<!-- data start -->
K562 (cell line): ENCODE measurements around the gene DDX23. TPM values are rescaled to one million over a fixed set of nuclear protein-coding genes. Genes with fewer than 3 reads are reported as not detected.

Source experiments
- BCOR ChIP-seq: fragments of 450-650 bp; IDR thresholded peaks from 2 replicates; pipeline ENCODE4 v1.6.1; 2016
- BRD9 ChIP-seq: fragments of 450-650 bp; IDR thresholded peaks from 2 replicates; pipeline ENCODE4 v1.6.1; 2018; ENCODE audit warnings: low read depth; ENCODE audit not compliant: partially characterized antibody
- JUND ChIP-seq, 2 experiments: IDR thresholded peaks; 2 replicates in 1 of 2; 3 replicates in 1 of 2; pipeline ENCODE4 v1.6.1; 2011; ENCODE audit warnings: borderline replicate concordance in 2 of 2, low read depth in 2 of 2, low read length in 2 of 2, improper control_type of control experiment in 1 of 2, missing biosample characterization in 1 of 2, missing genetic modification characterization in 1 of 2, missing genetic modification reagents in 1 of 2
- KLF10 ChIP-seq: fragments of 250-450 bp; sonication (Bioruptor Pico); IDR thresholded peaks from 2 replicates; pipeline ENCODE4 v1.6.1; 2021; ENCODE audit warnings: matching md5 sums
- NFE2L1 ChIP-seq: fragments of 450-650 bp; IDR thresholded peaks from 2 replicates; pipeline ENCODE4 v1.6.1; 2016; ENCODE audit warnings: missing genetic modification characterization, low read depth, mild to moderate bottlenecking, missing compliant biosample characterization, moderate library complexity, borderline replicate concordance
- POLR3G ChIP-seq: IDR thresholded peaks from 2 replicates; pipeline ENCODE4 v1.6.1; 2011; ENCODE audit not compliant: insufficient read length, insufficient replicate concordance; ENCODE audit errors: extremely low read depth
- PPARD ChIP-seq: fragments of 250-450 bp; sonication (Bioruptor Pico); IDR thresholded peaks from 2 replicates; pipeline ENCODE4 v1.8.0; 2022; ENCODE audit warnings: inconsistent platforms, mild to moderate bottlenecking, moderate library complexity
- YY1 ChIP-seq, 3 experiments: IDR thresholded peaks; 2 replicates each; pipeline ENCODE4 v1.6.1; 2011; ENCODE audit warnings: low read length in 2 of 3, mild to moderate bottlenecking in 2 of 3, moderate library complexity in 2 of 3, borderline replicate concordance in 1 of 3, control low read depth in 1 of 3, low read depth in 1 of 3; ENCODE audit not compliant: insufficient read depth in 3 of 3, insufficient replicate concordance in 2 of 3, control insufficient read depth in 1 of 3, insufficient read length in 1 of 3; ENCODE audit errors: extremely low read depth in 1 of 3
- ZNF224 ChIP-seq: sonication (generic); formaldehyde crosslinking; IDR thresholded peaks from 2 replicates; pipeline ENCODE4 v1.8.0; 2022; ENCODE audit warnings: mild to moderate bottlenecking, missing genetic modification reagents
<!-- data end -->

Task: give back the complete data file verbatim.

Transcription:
K562 (cell line): ENCODE measurements around the gene DDX23. TPM values are rescaled to one million over a fixed set of nuclear protein-coding genes. Genes with fewer than 3 reads are reported as not detected.

Source experiments
- BCOR ChIP-seq: fragments of 450-650 bp; IDR thresholded peaks from 2 replicates; pipeline ENCODE4 v1.6.1; 2016
- BRD9 ChIP-seq: fragments of 450-650 bp; IDR thresholded peaks from 2 replicates; pipeline ENCODE4 v1.6.1; 2018; ENCODE audit warnings: low read depth; ENCODE audit not compliant: partially characterized antibody
- JUND ChIP-seq, 2 experiments: IDR thresholded peaks; 2 replicates in 1 of 2; 3 replicates in 1 of 2; pipeline ENCODE4 v1.6.1; 2011; ENCODE audit warnings: borderline replicate concordance in 2 of 2, low read depth in 2 of 2, low read length in 2 of 2, improper control_type of control experiment in 1 of 2, missing biosample characterization in 1 of 2, missing genetic modification characterization in 1 of 2, missing genetic modification reagents in 1 of 2
- KLF10 ChIP-seq: fragments of 250-450 bp; sonication (Bioruptor Pico); IDR thresholded peaks from 2 replicates; pipeline ENCODE4 v1.6.1; 2021; ENCODE audit warnings: matching md5 sums
- NFE2L1 ChIP-seq: fragments of 450-650 bp; IDR thresholded peaks from 2 replicates; pipeline ENCODE4 v1.6.1; 2016; ENCODE audit warnings: missing genetic modification characterization, low read depth, mild to moderate bottlenecking, missing compliant biosample characterization, moderate library complexity, borderline replicate concordance
- POLR3G ChIP-seq: IDR thresholded peaks from 2 replicates; pipeline ENCODE4 v1.6.1; 2011; ENCODE audit not compliant: insufficient read length, insufficient replicate concordance; ENCODE audit errors: extremely low read depth
- PPARD ChIP-seq: fragments of 250-450 bp; sonication (Bioruptor Pico); IDR thresholded peaks from 2 replicates; pipeline ENCODE4 v1.8.0; 2022; ENCODE audit warnings: inconsistent platforms, mild to moderate bottlenecking, moderate library complexity
- YY1 ChIP-seq, 3 experiments: IDR thresholded peaks; 2 replicates each; pipeline ENCODE4 v1.6.1; 2011; ENCODE audit warnings: low read length in 2 of 3, mild to moderate bottlenecking in 2 of 3, moderate library complexity in 2 of 3, borderline replicate concordance in 1 of 3, control low read depth in 1 of 3, low read depth in 1 of 3; ENCODE audit not compliant: insufficient read depth in 3 of 3, insufficient replicate concordance in 2 of 3, control insufficient read depth in 1 of 3, insufficient read length in 1 of 3; ENCODE audit errors: extremely low read depth in 1 of 3
- ZNF224 ChIP-seq: sonication (generic); formaldehyde crosslinking; IDR thresholded peaks from 2 replicates; pipeline ENCODE4 v1.8.0; 2022; ENCODE audit warnings: mild to moderate bottlenecking, missing genetic modification reagents